The Impact Speech that Impacted Others

So I gave my speech today on depression and how it impacts me physically, emotionally and motivationally. I spoke about how tired I always am and how I get strange body aches. I continued by talking about how my depression causes me to be irritable and angry all the time – almost feeling like I’m “hangry” all the time but no amount of food helps. I also mentioned that I always feel hopeless and that I feel suicidal. That said, I also added two positive things that my depression has taught me. It taught me that I needed help and where to find it. It also motivated me to join The Mighty and to be an advocate for mental health since no one wants to talk about it.

I stumbled on some parts but at the same time, I also consciously slowed myself down and tried my very best to not say “um”. I probably accidentally said it about 3 times. When I was done, the applause was enthusiastic. Definitely not something I expected. I was so nervous over how people would receive my speech. After all, there is so much stigma around it. I was worried that people will treat me differently now because how they know I have depression.

My instructor told me that I totally rocked the speech. He said that before the next person comes up to speak (I went second), he had to erase his mind because it was so good that he didn’t want to unfairly grade future speakers. He said that he kept trying to find fault with my speech but couldn’t and commented that I had not only used transitions when necessary but also made connections to the audience, used quotes and citations as well as coherently spoke about every point. He said to the class, “Do the rest of you see, the way I did, how put together the speech was?”. He said it was refreshing to hear a speech that was so well prepared for.

I’m ecstatic. He was super excited about how well my speech went and I’m excited that for once, though I was off script, I was calmer than usual and didn’t use as many filler words as I usually do. I was, for once, not criticizing myself as I spoke – the way I did the first time I had spoken about three weeks ago. I was very hard on myself too. I couldn’t forgive my mistakes. Today though, despite some of the slips and how off script I was, I felt confident and I felt good in the end. I was actually proud of my speech!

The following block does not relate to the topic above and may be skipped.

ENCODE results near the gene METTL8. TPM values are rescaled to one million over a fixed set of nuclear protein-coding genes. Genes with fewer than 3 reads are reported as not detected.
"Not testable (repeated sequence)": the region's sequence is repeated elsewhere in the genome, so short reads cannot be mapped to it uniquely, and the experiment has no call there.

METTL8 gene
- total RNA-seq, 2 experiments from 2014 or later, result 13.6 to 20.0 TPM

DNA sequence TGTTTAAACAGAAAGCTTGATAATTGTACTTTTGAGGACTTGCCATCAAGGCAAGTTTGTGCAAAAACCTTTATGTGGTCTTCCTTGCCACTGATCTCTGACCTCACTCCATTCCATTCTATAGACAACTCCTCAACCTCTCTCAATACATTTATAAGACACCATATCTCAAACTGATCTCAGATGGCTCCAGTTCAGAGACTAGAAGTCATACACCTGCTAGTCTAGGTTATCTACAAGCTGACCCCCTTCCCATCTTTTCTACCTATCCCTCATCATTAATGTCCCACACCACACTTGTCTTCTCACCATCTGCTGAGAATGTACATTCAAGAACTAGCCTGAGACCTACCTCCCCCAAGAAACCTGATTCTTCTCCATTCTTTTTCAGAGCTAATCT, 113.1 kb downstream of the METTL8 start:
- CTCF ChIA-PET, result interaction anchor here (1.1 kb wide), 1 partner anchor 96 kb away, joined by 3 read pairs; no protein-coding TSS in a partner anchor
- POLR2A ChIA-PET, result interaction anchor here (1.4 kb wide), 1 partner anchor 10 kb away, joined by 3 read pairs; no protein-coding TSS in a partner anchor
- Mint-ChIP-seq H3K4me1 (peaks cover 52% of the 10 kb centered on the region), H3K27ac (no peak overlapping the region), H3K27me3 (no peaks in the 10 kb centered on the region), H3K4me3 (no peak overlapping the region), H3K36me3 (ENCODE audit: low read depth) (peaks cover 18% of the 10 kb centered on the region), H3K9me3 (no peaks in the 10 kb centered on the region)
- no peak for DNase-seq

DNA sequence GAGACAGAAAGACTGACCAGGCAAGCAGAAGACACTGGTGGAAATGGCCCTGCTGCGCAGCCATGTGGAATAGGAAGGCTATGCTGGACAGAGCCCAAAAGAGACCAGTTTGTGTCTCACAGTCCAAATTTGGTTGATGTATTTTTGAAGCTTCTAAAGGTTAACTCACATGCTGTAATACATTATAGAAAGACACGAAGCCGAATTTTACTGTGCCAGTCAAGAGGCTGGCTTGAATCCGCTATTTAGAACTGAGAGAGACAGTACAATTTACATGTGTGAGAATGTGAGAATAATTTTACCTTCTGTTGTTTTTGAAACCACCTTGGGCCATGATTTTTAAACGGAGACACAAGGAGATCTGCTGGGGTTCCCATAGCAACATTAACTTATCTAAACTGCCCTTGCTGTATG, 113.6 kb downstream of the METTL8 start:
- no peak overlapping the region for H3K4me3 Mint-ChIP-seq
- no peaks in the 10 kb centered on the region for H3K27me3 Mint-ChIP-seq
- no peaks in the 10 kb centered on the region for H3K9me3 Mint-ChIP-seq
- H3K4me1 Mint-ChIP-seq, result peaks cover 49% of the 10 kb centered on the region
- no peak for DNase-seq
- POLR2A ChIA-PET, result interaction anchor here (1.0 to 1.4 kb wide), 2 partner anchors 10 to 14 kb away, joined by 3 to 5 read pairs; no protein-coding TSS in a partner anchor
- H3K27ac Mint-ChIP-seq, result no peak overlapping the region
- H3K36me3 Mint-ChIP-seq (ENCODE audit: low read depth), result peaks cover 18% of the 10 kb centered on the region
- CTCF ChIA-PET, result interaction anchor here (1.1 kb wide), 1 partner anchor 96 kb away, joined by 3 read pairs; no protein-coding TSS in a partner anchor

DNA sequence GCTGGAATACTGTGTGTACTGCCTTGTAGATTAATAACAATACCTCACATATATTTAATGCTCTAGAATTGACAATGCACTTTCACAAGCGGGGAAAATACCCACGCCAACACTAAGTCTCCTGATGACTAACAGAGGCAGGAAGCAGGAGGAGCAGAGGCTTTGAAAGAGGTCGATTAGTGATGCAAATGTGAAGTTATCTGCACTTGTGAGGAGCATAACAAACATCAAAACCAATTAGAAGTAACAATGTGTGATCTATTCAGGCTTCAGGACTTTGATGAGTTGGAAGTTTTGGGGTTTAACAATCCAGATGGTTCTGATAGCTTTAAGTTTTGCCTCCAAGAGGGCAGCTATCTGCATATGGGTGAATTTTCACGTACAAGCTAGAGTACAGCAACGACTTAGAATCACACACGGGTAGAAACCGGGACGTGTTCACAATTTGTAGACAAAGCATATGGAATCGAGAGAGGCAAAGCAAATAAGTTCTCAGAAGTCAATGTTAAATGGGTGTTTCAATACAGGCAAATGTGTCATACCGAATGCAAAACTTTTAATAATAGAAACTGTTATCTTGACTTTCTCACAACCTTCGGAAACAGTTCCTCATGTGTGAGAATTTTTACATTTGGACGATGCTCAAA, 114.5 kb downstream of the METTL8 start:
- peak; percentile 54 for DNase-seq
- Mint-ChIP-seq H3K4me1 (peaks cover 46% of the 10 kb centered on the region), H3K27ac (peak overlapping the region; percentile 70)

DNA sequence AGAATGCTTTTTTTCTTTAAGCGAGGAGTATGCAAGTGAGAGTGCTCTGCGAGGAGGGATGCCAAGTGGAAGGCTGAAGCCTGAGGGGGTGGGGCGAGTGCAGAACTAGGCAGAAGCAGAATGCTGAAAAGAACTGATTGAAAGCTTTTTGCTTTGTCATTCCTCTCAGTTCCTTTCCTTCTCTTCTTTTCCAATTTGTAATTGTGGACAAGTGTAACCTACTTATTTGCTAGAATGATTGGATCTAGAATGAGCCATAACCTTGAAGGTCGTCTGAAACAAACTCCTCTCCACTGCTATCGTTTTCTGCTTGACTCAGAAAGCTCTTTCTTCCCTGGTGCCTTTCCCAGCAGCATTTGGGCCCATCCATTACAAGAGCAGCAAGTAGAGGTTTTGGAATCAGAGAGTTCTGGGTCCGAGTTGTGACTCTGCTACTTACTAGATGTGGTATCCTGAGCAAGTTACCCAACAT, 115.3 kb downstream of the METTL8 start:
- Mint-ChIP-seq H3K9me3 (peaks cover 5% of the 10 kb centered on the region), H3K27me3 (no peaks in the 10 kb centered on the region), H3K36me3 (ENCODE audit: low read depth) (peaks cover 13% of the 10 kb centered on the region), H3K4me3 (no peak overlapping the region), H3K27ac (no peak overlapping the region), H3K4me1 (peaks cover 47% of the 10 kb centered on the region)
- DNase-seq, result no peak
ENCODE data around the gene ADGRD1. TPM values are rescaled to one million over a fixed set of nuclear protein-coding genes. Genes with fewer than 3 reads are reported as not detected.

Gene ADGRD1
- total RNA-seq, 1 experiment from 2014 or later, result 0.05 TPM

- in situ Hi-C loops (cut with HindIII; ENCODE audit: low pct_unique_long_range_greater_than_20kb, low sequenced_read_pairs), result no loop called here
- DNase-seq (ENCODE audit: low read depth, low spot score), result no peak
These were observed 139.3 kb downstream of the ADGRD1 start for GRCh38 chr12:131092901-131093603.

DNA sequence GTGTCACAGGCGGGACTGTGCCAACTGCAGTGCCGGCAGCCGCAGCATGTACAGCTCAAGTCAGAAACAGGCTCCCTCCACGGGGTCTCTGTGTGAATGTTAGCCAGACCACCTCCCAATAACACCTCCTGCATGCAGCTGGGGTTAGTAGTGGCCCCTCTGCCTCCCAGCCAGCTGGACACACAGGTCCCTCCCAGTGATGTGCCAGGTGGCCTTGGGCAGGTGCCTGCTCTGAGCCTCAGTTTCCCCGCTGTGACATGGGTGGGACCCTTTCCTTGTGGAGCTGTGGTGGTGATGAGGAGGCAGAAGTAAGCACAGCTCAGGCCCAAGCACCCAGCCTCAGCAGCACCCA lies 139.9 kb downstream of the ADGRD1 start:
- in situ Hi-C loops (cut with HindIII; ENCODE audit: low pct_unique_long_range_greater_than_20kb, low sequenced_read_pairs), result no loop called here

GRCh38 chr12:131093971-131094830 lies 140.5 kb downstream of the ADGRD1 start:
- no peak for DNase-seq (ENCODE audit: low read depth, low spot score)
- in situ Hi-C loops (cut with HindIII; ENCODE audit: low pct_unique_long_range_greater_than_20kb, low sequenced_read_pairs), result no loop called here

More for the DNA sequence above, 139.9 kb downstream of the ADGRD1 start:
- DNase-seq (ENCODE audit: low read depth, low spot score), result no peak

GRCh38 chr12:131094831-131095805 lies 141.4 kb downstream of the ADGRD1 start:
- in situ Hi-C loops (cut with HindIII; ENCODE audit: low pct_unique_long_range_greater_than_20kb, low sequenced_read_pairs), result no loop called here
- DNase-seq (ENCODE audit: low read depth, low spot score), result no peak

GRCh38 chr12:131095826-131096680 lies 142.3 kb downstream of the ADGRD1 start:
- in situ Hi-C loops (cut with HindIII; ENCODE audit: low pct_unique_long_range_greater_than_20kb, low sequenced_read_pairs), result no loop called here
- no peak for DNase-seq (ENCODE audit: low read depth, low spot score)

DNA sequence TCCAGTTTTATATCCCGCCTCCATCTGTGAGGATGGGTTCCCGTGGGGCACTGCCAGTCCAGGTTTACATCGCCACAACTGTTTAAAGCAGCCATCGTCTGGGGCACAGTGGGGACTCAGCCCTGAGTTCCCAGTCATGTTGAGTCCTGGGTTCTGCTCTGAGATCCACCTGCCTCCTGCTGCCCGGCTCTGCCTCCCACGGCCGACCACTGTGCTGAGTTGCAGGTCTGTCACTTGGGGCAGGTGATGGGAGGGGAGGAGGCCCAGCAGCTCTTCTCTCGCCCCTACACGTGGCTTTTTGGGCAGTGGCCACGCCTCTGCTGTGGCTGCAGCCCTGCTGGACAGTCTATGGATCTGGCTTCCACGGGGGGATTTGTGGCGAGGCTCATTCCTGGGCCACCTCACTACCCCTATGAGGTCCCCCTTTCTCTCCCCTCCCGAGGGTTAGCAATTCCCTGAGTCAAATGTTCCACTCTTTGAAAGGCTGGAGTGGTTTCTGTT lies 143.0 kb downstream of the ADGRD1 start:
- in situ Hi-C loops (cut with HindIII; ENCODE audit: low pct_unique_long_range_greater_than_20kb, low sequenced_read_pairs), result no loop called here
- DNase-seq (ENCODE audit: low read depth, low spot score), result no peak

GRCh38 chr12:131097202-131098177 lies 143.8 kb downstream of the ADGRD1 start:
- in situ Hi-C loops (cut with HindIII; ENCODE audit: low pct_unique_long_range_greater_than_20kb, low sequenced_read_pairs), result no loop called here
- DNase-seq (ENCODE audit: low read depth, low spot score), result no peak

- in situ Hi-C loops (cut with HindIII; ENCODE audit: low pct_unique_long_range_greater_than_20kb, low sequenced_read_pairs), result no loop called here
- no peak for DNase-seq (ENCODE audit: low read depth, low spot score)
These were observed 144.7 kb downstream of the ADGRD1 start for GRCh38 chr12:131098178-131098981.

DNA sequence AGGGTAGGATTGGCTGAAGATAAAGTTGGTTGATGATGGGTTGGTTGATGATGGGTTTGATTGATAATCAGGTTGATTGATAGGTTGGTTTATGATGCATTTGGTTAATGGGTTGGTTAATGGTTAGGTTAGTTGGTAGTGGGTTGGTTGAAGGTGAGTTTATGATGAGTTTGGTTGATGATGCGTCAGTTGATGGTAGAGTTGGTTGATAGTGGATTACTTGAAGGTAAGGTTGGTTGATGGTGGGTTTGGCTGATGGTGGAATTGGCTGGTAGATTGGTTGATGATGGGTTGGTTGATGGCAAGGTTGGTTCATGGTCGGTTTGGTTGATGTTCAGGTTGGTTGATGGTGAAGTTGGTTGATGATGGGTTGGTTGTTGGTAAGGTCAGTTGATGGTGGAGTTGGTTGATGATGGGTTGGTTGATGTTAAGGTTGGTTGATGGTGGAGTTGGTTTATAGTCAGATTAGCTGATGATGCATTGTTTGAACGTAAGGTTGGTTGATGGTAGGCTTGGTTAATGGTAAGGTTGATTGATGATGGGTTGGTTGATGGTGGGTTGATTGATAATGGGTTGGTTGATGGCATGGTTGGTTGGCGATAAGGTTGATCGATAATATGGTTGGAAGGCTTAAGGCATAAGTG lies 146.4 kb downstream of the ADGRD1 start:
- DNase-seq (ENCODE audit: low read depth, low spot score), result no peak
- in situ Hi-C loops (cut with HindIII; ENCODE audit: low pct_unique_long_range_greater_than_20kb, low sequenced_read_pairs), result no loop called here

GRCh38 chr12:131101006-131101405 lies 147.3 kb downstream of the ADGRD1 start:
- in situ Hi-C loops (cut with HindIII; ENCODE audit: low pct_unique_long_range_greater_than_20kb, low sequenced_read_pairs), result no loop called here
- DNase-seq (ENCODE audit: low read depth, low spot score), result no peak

After class, four of my classmates approached me and told me that they loved my speech. They also told me that they had depression too at some point of their lives and appreciated me speaking on such a sensitive topic. One girl told me about her struggles and we sat down to talk for half an hour about her boyfriend who she thinks is going through depression too. We ended up having a really serious heart-to-heart talk about depression and how to encourage a loved one to find help. We spoke at length and I really hope that what I said will help her speak to her boyfriend.

Wow. I didn’t think my speech would have that much of an impact! And I didn’t think that speaking about it would open so many more conversations! This makes me convinced that I need to keep talking to people about mental health and to keep encouraging others. I really never know when and who I will impact! It’s very humbling and I feel I humbled to know that my experience and a simple story can help others!

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